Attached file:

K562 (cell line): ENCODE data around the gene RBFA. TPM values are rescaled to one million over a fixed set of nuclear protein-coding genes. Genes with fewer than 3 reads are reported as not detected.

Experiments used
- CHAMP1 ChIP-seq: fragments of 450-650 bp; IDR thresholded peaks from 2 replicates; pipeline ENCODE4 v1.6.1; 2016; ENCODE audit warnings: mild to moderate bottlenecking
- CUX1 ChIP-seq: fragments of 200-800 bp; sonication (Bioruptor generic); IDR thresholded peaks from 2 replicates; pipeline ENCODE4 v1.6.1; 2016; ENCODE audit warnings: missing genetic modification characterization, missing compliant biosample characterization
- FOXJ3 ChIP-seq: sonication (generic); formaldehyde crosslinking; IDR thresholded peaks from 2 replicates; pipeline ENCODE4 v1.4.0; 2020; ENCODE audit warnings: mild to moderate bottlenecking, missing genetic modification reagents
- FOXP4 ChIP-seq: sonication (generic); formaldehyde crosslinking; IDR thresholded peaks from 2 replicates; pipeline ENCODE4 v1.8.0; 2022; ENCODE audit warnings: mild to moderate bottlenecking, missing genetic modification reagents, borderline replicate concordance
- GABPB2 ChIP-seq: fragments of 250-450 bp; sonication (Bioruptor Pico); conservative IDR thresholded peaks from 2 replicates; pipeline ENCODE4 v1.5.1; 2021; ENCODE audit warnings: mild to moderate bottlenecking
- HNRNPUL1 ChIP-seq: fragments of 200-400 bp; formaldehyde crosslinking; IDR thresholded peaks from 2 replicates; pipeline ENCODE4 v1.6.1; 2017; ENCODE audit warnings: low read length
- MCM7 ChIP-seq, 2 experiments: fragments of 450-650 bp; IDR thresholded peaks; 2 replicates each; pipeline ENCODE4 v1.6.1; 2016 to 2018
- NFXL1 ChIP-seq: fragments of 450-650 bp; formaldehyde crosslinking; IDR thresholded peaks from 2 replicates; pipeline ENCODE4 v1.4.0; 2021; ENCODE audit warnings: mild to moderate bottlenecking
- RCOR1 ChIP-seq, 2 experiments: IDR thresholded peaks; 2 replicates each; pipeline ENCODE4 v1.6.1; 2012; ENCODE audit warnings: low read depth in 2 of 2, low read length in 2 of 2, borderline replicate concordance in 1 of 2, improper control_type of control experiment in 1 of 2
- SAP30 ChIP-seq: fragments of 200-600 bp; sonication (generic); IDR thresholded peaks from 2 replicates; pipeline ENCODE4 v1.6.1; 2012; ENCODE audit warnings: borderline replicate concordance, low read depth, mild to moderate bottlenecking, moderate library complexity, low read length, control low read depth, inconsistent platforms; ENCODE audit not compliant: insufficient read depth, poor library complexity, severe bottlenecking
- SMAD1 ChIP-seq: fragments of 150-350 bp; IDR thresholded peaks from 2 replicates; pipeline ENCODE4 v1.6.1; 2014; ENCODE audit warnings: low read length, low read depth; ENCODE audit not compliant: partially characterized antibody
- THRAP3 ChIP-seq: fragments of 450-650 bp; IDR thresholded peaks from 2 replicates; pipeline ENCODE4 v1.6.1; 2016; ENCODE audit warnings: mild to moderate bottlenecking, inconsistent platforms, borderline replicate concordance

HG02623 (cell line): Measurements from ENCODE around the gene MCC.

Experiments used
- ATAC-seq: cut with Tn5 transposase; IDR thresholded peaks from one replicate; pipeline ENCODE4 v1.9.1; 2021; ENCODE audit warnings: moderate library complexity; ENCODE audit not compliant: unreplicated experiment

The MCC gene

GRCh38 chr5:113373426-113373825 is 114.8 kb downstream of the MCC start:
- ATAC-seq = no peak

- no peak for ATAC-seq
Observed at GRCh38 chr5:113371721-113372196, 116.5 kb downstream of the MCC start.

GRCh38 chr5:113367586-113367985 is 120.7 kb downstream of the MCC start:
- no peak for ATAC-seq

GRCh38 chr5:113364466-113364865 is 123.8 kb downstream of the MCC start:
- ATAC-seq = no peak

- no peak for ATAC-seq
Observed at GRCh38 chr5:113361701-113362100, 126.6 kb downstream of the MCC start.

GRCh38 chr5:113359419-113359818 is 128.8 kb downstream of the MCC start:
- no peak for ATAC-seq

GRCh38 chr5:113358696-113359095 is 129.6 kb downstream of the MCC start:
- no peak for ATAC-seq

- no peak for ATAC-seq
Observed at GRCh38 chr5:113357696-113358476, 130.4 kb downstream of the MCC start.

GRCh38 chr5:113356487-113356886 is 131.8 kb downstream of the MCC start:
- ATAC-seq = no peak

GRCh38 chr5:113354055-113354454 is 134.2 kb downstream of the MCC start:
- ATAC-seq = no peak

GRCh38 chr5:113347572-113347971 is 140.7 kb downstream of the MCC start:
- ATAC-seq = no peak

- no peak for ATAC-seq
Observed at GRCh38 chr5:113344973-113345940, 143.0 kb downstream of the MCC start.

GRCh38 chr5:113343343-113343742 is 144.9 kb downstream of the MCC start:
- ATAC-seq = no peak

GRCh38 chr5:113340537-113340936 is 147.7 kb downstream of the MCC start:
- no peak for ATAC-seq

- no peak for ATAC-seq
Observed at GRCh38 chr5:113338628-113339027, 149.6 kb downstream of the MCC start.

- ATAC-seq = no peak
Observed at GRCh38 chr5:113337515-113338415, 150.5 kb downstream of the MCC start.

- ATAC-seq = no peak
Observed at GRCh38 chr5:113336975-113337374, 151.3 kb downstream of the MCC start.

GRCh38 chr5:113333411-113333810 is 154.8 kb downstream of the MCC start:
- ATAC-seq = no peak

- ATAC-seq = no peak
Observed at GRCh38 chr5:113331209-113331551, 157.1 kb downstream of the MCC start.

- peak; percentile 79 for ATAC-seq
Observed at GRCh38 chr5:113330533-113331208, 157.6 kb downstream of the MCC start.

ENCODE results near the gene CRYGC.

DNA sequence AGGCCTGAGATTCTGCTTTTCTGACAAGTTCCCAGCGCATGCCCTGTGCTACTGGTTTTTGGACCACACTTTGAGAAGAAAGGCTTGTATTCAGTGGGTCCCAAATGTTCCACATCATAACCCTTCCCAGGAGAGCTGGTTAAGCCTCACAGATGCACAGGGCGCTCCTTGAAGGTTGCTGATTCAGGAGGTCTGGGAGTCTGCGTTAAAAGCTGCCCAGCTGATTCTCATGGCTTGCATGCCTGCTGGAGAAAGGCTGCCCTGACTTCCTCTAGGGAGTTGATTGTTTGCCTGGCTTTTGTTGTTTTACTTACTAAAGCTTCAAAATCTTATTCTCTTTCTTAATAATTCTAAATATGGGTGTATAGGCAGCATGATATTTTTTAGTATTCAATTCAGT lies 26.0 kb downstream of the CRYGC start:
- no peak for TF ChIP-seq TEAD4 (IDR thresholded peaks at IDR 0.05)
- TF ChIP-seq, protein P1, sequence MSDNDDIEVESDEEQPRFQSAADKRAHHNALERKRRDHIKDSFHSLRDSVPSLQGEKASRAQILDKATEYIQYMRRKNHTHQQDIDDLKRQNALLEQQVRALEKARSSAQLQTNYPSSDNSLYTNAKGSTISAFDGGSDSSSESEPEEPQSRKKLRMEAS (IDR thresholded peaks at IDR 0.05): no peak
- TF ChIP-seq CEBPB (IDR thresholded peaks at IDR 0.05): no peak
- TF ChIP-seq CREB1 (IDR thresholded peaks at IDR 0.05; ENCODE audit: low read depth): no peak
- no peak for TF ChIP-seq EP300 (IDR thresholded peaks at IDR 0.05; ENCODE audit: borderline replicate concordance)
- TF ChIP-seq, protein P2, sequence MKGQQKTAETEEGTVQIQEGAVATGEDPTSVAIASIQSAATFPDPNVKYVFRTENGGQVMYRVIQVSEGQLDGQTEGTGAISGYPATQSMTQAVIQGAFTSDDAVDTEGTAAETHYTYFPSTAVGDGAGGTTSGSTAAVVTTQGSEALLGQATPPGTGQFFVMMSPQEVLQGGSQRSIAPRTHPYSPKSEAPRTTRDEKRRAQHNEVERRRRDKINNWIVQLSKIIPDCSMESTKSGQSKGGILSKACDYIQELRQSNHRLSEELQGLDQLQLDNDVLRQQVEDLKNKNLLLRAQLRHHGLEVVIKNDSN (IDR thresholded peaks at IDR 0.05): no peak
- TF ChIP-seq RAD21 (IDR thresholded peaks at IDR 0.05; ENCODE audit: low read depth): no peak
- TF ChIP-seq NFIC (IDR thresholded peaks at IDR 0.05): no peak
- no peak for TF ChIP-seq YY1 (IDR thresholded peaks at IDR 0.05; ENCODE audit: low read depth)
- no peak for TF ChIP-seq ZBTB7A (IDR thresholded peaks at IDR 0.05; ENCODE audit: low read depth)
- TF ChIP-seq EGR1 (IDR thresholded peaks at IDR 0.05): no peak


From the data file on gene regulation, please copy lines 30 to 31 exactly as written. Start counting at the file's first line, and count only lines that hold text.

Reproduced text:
- no peak for ATAC-seq

GRCh38 chr5:113358696-113359095 is 129.6 kb downstream of the MCC start: